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Vampires and the Spectre of Miscegenation
Kimberly Frohreich

This article explores the trend in contemporary vampire media to highlight racially-charged issues, demonstrating a consciousness of the way the vampire has been used in conjunction with racial stigmatisation. While the traditional figure of the vampire spoke strongly to late nineteenth-,and early twentieth-century white American fears of miscegenation, I argue that some contemporary vampire narratives, such as Blade (1998), Underworld (2003), and True Blood (2008-), rewrite the figure in order to question and/or undo,the link between ‘monstrosity’ and racial otherness. Central to this task is not only the repositioning and characterisation of the vampire, but also — considering that the female body was once perceived as the locus for racial purity — that of the heroine.

Gothic Studies
Touch of Evil and Diamond Head
Alan Marcus

Metaphorically set in a border town, the darkly lit, libidinous urban topography of Orson Welles’ classic late film noir, Touch of Evil (1958), harbours primal fears and partially clads criminal activities, underscoring the fact that in the 1950s miscegenation was still illegal in a number of US states. This article juxtaposes Charlton Heston‘s leading role in two interracial romances, Touch of Evil and Diamond Head (1963), which takes place in the new border state of Hawaii. The historical foregrounding of the Civil Rights movement in the United States during the 1950s and ‘60s with respect to the interracial romances growing popularity is discussed, and the relevance of recent genetic research into the appeal of difference and the way it functions within a ‘primal drama’.

Film Studies
Abstract only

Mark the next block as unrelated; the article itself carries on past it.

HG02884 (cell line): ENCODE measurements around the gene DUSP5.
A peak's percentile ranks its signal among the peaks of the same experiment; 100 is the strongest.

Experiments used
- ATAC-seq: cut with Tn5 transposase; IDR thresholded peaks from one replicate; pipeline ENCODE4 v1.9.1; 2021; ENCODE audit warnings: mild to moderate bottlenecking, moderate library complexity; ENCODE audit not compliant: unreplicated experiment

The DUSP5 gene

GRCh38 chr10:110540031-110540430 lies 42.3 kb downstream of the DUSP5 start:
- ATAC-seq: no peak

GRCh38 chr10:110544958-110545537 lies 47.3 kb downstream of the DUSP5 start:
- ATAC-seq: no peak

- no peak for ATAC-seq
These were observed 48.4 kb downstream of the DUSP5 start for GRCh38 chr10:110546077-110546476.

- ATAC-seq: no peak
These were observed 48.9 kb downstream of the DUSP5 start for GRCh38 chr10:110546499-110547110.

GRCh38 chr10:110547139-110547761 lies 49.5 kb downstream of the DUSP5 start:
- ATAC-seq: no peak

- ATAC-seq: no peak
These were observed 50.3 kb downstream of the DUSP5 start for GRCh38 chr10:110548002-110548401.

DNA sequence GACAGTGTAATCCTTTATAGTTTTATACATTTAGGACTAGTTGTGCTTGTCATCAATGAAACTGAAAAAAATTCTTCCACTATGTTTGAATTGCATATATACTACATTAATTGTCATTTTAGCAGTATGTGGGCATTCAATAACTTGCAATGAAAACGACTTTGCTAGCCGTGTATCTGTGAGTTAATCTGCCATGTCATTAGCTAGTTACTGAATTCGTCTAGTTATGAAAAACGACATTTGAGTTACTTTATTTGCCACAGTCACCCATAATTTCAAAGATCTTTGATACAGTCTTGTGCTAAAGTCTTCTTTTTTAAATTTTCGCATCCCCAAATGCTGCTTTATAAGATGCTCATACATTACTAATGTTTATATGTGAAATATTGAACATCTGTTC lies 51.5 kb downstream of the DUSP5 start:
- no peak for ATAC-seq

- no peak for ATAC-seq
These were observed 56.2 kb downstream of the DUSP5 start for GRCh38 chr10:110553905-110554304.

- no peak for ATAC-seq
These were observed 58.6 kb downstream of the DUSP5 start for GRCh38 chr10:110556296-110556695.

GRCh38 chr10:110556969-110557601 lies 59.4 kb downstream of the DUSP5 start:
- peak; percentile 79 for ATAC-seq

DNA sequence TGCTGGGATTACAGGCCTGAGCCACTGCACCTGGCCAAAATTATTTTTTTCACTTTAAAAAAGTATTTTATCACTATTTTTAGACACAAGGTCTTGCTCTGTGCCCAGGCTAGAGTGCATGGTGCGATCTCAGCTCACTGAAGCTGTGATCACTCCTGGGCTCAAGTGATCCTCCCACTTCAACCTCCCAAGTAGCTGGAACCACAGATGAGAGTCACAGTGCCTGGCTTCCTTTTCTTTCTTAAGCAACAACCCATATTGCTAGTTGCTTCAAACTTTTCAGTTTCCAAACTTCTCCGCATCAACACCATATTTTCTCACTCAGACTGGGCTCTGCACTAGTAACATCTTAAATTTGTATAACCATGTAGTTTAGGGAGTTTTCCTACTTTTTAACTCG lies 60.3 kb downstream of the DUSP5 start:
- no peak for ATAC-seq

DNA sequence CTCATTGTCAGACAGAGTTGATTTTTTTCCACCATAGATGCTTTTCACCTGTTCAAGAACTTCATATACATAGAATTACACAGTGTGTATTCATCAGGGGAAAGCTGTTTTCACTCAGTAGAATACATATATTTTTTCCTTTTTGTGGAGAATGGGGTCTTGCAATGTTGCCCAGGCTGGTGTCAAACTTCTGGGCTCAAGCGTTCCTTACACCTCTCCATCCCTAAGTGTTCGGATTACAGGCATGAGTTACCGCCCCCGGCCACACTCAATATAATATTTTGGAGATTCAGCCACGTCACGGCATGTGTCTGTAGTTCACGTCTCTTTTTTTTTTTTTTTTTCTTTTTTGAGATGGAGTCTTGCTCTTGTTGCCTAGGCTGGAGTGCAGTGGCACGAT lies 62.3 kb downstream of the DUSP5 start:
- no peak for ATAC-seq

Gothic, in a sense, has always been 'queer'. This book illustrates the rich critical complexity which is involved in reading texts through queer theories. It provides a queer reading of such early Gothic romances as William Beckford's Vathek, Matthew Gregory Lewis's The Monk, and Charles Maturin's Melmoth the Wanderer. Building upon critical trend of desire between men, the book examines Frankenstein's engagement with sexual rhetoric in the early nineteenth century. It explores some ways in which the signifying practices of queerness are written into the language and, therefore, the signifying practices of Gothic fiction. Teleny's apparently medicalised representation of homosexual erotic love contains some strikingly Gothic elements. The book examines how the courtroom drama of the E. M. Forster's A Passage to India focuses on the monstrous possibility of miscegenation, an Indian accused of raping an Englishwoman. Antonia White's Frost in May can be contextualised to the concept of the 'lesbian Gothic', which helpfully illuminates the representation of adolescent female subjectivity and sexuality. Same-sex desire is represented indirectly through sensuous descriptions of the female body and intertextual allusions to other erotic texts. The book considers how the vampire has become an ambivalent emblem of gay sexuality in late twentieth-century Gothic fiction by examining Interview with the Vampire and Lost Souls. The understanding of the Gothic and queer theory in a pop video is achieved by considering how Michael Jackson's use of the Gothic in Thriller and Ghosts queers the temporality of childhood.